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Google Faces Its Most Difficult Challenge Yet

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It's been argued that two separate annual family get-togethers in back-to-back months is somewhat of an overkill. Just four weeks after having to endure smalltalk about ladder wholesalers and the christening of a distant cousin over dry turkey comes yet another familial obligation. The faces, the conversations, and the red-level stress is relived in the exact same fashion. While little has changed over the course of a month, you'll still get the slew of updates to Susan Boyle's tour dates and the best prices on canned succotash.

But amidst the talk of flatware origin and the recipients of "free rides," there inevitably comes a point where you're pulled aside and asked to help figure out an issue with a parent's computer. Beneath the desktop double-stacked with icons there lies a problem that mom just can't get the hang of. "You write a blog, right?" she asks. "You could probably figure it out."

And after a lengthy sessions of running Ad-Aware and moving photos of your newborn niece out of the WindowsSystem folder, you're ready to explain in explicit detail just how to attach a file to an email. But typically, by that point, you've missed the 1:15 am flight back to La Guardia.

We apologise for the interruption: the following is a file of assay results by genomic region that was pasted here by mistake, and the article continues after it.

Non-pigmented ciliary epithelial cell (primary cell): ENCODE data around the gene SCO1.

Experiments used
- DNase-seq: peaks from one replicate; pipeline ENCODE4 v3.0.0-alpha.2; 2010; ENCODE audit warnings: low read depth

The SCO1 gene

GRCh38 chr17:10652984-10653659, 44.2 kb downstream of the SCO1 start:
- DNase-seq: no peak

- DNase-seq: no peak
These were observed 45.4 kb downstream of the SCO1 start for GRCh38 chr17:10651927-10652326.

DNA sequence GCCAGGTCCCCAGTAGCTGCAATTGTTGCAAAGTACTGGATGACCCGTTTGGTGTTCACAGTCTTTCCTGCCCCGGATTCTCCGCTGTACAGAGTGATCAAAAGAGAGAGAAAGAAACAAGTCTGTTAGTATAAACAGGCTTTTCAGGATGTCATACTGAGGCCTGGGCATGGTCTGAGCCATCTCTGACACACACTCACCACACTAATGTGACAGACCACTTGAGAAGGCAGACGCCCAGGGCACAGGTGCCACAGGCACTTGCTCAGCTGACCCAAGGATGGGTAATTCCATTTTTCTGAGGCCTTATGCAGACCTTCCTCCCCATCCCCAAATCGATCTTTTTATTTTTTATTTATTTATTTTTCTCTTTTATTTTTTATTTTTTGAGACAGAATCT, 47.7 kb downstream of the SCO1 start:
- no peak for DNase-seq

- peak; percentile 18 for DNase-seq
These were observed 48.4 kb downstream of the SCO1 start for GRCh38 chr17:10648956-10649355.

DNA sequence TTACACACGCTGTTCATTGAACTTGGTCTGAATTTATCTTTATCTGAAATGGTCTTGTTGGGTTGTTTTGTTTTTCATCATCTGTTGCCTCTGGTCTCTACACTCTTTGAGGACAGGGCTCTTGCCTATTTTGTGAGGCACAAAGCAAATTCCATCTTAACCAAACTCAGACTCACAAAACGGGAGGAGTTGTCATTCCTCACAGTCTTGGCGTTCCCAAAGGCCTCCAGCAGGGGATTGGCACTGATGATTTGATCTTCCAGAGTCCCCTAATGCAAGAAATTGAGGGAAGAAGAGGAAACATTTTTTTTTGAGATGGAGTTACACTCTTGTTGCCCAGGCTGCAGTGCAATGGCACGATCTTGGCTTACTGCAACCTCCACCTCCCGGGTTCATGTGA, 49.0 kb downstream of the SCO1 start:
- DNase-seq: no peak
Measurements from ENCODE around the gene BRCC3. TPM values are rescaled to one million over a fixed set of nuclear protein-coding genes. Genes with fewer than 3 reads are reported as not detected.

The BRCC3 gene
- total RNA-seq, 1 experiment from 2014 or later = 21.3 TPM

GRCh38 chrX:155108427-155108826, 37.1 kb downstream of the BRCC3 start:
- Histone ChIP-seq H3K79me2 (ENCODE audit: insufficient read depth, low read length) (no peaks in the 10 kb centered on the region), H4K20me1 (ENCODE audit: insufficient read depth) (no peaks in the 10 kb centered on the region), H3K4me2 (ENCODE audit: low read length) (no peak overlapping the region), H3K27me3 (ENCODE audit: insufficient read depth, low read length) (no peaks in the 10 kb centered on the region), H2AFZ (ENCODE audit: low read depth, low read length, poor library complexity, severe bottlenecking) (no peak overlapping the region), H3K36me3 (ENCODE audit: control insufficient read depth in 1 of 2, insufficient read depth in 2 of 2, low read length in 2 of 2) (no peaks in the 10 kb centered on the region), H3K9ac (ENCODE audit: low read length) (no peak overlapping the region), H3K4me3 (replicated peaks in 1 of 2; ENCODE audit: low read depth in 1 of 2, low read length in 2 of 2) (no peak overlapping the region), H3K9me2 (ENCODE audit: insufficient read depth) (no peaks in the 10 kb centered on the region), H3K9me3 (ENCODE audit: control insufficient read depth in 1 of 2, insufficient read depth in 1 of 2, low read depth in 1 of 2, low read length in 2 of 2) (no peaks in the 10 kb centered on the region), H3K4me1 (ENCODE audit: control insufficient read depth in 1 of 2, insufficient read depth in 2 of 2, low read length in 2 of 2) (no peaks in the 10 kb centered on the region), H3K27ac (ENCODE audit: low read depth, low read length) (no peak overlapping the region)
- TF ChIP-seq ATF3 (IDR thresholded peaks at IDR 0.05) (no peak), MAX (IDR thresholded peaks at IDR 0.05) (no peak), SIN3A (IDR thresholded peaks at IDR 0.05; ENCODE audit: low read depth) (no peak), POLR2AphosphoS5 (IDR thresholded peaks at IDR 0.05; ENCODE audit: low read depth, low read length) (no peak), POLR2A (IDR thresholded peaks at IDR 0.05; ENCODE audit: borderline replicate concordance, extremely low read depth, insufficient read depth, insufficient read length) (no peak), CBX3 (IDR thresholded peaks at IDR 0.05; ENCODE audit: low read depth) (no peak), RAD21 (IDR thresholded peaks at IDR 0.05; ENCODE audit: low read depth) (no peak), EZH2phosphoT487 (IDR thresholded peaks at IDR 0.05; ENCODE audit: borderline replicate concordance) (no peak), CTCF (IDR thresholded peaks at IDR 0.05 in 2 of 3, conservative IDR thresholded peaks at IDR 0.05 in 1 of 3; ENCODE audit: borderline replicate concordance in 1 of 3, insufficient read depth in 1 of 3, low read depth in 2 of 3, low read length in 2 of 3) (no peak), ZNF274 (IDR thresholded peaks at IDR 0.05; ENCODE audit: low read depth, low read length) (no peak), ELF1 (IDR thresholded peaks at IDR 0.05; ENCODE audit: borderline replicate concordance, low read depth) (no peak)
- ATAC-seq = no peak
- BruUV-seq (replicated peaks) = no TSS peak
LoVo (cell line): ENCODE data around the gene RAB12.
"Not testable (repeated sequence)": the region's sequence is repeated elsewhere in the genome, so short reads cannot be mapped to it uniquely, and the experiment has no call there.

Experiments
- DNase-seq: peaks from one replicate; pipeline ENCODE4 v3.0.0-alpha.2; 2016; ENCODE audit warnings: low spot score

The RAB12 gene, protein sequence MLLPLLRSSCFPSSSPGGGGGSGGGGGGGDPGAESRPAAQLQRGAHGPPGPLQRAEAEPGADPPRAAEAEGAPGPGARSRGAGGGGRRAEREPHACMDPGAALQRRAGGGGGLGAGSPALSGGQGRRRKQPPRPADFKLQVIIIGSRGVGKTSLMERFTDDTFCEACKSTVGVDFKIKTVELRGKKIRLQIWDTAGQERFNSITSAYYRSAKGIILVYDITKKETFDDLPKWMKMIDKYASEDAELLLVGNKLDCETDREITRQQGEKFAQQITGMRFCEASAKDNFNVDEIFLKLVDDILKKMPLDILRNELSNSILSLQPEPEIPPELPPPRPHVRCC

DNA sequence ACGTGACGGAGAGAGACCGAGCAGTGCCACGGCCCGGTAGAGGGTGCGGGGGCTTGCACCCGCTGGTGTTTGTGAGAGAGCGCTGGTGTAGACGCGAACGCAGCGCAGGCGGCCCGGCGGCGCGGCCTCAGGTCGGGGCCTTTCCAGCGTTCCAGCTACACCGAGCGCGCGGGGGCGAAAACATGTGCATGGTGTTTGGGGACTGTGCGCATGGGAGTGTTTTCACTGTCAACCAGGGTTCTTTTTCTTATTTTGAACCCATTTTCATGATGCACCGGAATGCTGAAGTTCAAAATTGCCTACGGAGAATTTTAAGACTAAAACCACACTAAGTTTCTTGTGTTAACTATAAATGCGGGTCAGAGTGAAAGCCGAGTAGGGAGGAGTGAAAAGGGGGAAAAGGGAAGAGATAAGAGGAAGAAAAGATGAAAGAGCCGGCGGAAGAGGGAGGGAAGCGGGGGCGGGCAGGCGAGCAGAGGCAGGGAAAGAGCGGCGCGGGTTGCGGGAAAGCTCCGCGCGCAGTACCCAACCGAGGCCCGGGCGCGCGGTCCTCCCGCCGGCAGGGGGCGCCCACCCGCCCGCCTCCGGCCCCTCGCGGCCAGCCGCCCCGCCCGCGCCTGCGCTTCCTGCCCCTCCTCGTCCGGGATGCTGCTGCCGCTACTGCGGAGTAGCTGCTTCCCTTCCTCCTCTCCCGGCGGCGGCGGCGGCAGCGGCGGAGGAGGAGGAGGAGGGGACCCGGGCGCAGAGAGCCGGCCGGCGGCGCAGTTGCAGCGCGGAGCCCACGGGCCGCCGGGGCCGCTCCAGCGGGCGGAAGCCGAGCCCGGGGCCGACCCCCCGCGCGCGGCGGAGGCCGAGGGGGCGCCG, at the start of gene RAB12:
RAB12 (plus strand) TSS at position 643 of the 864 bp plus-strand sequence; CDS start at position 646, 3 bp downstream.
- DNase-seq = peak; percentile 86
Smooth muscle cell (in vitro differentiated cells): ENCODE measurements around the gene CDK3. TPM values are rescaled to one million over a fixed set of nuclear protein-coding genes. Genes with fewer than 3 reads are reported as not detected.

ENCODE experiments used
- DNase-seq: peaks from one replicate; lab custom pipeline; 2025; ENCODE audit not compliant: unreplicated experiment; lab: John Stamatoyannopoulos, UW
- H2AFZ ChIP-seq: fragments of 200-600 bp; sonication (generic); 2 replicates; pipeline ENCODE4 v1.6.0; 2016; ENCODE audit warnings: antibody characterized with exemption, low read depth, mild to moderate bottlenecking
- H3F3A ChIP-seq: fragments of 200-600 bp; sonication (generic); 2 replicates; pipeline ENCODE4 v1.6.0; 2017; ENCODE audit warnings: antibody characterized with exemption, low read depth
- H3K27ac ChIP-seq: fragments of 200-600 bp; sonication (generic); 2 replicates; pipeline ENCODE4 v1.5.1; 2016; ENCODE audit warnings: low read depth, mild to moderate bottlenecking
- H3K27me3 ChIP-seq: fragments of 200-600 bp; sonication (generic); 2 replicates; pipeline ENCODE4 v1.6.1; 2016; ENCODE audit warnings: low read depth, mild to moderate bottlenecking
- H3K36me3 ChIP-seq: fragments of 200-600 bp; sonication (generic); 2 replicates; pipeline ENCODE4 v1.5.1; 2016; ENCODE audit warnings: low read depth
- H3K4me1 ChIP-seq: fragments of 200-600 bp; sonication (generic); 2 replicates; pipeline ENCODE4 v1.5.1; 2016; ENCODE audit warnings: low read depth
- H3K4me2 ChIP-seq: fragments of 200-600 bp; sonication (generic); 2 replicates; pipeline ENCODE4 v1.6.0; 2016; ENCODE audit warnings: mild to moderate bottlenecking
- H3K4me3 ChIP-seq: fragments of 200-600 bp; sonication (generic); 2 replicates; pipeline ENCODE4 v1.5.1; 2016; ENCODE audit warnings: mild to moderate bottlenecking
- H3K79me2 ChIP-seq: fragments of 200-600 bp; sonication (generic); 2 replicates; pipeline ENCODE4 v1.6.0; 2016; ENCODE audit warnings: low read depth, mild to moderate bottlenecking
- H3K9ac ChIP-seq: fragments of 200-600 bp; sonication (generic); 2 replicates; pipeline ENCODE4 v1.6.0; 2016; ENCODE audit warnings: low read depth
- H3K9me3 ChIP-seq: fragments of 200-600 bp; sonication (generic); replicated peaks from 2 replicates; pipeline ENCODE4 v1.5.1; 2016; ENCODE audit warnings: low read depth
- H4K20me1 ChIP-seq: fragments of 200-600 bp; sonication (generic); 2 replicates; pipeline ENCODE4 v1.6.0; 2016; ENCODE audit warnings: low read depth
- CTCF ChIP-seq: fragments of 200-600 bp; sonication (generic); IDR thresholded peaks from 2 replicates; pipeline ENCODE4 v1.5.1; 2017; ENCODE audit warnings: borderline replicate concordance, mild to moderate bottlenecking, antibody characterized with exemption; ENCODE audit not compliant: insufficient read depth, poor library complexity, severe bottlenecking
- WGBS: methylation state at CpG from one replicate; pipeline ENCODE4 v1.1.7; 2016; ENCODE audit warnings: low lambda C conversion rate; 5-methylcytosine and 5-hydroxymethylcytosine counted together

Only to return the next day with questions on how to "use the Yahoo to listen to those MB3s."

It's an unenviable responsibility, playing the family's tech support representative. And with the variety of issues -- usually simplistic but secondary to larger issues that also have to be addressed -- there never seems to be an end in sight. Wouldn't it be nice to have some help?

Well, Google feels your pain and has introduced a straight-forward, parent-friendly guide to performing basic tasks that needn't be brought up in between the main course and dessert.

Dubbed a "Tech Support Care Package," located at the gloriously named, the guide features a list of tasks under categories like World Wide Web, Media, and Finding Information. Once you check off the lessons of which your parents could benefit, the site comprises a friendly email with the video lessons attached. From there, it can be emailed to your parents and -- provided they have Flash installed -- you have a bit of IT weight lifted from your shoulders.

Unfortunately, Google has yet to offer an option to convert this guide into an audio format and implement it into Google Voice. Until then, you'll have to deal another issue: "Why don't you call us more often?"
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